Congress and White House Reach Funding Deal. Now the Race Is On to Pass It.

Congress and White House Reach Funding Deal. Now the Race Is On to Pass It.

Graeme Sloan/Sipa USA

They have a deal. Now they just need the votes.

President Joe Biden and congressional leaders announced Tuesday morning that they had reached an agreement on the contentious appropriations bill for the Department of Homeland Security, the last of the six remaining full-year funding bills to be settled.

The deal means that the appropriations process for the fiscal year that started in October, nearly six months ago, is finally nearing completion, though the legislative text must still be finalized, and the entire six-bill package must be passed by the House and Senate. It remains unclear whether those steps can be completed in time to avert a brief government shutdown that would otherwise start after midnight on Friday.

“House and Senate committees have begun drafting bill text to be prepared for release and consideration by the full House and Senate as soon as possible,” House Speaker Mike Johnson said in a statement.

In addition to the Homeland Security funding, the package includes the Defense, Labor-HHS-Education, Financial Services, Legislative Branch and State-Foreign Operations appropriations bills providing funding through the end of September. The package is expected to total about 70% of the $1.66 trillion in discretionary spending agreed to for the current fiscal year. The other six annual appropriations measures, totaling some $460 billion, were enacted earlier this month.

Biden said he would sign the latest bill immediately once it reaches his desk, but the timing could be problematic. House Republican leadership has committed to allowing 72 hours for members to read the legislation ahead of any vote. Johnson might choose to waive that rule, at the risk of further alienating conservatives already angry over the spending package. Even if he sticks to the rule, there is still a chance that the House and Senate can both vote on the package on Friday, but it would require a high degree of coordination and cooperation.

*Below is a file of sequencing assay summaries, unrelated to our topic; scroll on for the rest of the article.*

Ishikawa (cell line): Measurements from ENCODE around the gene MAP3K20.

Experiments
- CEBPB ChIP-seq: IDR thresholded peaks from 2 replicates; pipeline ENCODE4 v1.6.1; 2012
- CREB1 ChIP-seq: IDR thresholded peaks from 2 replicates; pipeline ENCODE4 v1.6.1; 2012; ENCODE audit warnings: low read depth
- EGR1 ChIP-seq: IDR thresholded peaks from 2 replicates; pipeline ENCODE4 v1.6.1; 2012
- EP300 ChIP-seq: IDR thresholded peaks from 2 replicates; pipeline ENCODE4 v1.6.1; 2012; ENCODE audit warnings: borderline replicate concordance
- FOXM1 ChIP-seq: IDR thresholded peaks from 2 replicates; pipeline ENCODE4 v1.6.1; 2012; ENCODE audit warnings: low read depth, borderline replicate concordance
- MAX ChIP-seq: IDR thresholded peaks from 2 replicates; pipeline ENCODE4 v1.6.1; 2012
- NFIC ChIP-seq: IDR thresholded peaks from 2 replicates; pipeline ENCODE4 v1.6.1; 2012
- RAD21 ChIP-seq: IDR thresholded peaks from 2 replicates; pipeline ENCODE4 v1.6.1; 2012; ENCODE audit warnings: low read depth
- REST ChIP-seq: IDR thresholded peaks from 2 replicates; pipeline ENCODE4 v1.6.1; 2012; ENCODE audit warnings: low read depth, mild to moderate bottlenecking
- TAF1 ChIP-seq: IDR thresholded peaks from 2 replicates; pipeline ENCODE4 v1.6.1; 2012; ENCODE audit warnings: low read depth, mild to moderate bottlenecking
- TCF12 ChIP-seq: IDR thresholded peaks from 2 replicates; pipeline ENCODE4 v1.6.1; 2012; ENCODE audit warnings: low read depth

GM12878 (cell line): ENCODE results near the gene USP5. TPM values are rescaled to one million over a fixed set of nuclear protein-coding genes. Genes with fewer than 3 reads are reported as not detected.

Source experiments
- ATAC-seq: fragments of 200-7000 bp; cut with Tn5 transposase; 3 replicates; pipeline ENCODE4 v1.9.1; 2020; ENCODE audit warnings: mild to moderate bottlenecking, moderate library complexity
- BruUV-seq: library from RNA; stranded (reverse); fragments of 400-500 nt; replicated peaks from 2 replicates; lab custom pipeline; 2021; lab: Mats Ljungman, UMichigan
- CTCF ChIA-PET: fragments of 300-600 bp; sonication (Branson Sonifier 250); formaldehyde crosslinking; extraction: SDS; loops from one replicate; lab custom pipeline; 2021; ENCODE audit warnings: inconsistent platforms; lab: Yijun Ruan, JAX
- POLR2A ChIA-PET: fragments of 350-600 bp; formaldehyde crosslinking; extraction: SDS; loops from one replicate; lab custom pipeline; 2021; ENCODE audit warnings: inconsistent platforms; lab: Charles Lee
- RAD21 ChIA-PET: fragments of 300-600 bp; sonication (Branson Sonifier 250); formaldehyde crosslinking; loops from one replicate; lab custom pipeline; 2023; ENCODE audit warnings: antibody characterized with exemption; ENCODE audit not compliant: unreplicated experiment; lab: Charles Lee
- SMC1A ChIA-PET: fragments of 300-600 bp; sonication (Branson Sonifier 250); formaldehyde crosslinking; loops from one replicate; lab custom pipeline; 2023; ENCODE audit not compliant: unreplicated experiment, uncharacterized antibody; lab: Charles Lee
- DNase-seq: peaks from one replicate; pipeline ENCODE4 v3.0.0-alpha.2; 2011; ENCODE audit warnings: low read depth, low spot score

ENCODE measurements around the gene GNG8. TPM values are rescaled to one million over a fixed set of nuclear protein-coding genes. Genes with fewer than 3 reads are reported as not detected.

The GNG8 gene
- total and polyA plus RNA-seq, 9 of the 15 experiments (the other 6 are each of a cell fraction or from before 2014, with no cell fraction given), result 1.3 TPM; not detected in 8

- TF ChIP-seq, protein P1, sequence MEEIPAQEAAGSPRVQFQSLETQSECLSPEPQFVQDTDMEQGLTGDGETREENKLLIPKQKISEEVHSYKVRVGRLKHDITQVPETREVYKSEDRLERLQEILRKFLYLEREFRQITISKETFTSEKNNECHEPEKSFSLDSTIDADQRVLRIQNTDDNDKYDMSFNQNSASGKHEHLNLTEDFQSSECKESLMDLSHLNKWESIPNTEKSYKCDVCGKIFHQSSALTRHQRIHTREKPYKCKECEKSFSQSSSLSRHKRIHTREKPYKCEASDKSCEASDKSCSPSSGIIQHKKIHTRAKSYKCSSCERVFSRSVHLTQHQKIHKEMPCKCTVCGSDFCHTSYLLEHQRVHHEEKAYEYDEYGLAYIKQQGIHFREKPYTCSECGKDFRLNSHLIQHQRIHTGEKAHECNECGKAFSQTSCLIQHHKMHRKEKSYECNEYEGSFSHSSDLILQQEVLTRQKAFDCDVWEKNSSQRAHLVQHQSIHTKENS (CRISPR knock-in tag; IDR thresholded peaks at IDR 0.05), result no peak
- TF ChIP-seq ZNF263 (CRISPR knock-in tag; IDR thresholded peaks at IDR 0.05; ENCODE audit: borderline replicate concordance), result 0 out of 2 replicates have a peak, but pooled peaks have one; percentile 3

But if the text of the bill isn’t released until Wednesday, that could also push a House vote to Saturday, after the Friday night deadline. The Senate process could then mean that final passage is delayed until Monday. In other words, the process could result in a brief appropriations lapse, albeit one that’s unlikely to cause any serious disruption.

Another short-term measure to keep the government funded past the deadline may also still be possible.

Roll Call’s Aidan Quigley suggested Monday that the congressional calendar, or even college basketball fever, might help speed the process, noting optimistically that “lawmakers’ desire to start their two-week Easter recess on time — and catch the start of March Madness this weekend — could inspire quicker action.”

The bottom line: The end of the prolonged budget and appropriations process for fiscal year 2024 is in sight, even as the 2025 process has just gotten underway this month with the release of Biden’s budget request.